Last week saw the publication of ‘Engagement Between Trade and Investment: The Role of PTIAs’ by Niall Moran.
Niall is Assistant Professor of Economic Law at DCU and an Affiliate of the Brexit Institute.
His book considers the complex relationship between trade and investment law and how this is impacted by the conclusion of different types of trade and investment agreements.
The book conducts an empirical analysis of engagement between the regimes using data from 60 PTIAs and 60 Bilateral Investment Treaties concluded between 2005-2019 to see whether PTIAs result in increased engagement and whether this occurs over time.
The book then explores eight of the factors identified as evidencing inter-regime engagement in detail. These chapters are divided into three areas: substantive provisions, host state flexibilities and procedural provisions.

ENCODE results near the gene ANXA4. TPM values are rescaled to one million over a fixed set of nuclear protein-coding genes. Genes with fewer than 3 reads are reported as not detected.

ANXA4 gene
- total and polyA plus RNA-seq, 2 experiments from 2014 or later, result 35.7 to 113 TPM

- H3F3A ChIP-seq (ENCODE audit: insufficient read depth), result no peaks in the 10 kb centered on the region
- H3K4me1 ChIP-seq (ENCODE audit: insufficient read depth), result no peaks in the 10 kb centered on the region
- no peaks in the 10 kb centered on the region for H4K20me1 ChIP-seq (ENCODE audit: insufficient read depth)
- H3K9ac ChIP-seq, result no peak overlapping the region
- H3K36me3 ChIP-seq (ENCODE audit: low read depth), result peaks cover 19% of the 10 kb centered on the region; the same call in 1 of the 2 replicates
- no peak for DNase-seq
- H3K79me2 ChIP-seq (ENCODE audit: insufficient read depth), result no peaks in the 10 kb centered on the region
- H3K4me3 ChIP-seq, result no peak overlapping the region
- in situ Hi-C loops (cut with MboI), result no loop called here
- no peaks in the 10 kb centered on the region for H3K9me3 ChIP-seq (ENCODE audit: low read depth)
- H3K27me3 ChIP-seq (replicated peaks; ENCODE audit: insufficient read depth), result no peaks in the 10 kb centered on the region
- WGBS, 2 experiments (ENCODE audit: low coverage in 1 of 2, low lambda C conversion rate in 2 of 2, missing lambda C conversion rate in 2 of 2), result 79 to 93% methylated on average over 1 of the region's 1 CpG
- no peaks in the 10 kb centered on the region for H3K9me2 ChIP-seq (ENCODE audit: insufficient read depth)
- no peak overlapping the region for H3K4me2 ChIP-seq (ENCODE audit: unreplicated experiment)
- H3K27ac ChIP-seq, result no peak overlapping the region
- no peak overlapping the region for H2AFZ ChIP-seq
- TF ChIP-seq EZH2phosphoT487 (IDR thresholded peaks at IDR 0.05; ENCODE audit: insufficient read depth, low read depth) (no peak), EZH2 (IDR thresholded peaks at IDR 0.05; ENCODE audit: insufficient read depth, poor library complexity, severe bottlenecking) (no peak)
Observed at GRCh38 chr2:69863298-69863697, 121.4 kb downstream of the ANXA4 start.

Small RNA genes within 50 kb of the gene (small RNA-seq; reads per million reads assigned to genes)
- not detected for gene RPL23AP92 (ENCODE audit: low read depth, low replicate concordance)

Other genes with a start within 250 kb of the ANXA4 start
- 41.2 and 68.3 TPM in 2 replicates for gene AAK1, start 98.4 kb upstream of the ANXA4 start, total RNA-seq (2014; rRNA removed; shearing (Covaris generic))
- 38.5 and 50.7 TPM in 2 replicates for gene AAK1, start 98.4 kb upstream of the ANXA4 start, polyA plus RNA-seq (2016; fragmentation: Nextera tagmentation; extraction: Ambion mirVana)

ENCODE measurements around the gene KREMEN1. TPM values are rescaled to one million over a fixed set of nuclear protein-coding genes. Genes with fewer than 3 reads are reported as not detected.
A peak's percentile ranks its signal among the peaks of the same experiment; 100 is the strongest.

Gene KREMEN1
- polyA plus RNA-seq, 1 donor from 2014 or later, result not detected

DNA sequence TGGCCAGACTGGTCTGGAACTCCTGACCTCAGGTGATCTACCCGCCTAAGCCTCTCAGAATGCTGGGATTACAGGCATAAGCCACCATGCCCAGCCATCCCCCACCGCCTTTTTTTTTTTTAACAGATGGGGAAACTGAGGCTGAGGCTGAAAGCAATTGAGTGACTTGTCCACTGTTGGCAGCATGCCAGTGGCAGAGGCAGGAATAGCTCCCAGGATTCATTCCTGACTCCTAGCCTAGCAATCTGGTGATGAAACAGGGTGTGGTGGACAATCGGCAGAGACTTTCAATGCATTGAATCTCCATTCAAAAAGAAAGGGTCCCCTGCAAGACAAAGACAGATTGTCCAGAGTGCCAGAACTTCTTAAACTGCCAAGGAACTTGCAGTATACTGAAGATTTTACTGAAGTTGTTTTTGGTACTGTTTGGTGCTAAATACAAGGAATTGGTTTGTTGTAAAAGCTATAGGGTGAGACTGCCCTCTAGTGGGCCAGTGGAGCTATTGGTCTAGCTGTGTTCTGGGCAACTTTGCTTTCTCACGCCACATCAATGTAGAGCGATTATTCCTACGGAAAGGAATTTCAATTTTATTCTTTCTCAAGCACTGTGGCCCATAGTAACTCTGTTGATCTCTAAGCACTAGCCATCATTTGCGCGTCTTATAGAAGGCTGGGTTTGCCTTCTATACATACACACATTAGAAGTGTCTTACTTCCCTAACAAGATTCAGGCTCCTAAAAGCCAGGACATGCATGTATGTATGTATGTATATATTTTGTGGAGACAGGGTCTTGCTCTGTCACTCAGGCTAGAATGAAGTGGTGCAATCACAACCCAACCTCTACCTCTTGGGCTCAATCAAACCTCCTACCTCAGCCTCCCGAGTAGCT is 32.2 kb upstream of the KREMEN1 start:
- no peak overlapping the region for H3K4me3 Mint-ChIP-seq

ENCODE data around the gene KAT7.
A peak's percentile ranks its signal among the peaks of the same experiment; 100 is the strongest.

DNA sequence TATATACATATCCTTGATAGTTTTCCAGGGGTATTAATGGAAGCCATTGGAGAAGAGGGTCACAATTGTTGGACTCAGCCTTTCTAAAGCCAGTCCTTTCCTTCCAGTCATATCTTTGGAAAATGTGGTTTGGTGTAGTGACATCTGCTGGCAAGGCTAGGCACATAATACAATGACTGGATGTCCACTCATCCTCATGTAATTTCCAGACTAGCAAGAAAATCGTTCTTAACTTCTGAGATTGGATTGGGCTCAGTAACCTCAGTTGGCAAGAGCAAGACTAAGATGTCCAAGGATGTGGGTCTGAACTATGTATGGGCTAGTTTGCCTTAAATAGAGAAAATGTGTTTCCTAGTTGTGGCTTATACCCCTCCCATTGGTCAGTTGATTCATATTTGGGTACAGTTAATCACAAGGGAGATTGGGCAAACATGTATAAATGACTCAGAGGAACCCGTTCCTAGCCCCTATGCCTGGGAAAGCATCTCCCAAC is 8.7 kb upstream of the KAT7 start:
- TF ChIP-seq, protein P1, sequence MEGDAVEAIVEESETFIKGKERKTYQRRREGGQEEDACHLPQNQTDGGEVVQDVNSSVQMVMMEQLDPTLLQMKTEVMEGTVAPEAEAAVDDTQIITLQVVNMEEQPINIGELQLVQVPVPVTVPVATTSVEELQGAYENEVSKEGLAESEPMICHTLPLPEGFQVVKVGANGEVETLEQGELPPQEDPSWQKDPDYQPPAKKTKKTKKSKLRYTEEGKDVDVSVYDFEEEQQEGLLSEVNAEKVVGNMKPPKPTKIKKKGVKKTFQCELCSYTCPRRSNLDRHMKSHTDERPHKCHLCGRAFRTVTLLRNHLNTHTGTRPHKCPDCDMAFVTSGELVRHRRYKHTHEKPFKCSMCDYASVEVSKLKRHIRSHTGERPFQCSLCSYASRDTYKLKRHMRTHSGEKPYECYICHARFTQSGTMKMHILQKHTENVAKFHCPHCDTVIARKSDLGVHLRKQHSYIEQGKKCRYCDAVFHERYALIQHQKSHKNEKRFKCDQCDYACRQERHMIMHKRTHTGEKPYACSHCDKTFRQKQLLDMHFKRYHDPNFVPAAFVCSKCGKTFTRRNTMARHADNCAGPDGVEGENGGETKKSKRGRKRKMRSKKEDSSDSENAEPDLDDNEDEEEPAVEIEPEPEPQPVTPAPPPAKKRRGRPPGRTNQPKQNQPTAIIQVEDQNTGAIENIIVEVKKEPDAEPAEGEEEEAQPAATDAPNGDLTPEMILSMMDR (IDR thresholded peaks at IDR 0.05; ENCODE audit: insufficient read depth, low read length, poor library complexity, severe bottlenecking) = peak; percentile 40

These chapters look at when engagement is appropriate, the extent to which it is appropriate, and the impact of PTIAs in relation to the following areas:
1) national treatment, MFN treatment, likeness, and less favourable treatment;
2) Treaty exceptions, preambles and the right to regulate; and
3) appellate mechanisms, and amicus curiae briefs. These questions are very topical in light of recent innovations and ongoing reforms in the two regimes.
These questions are very topical in light of Opinion 2/15 of the Court of Justice of the European Union, leading to the separation of trade and investment in EU negotiations, as well as recent innovations and ongoing reforms in the two regimes.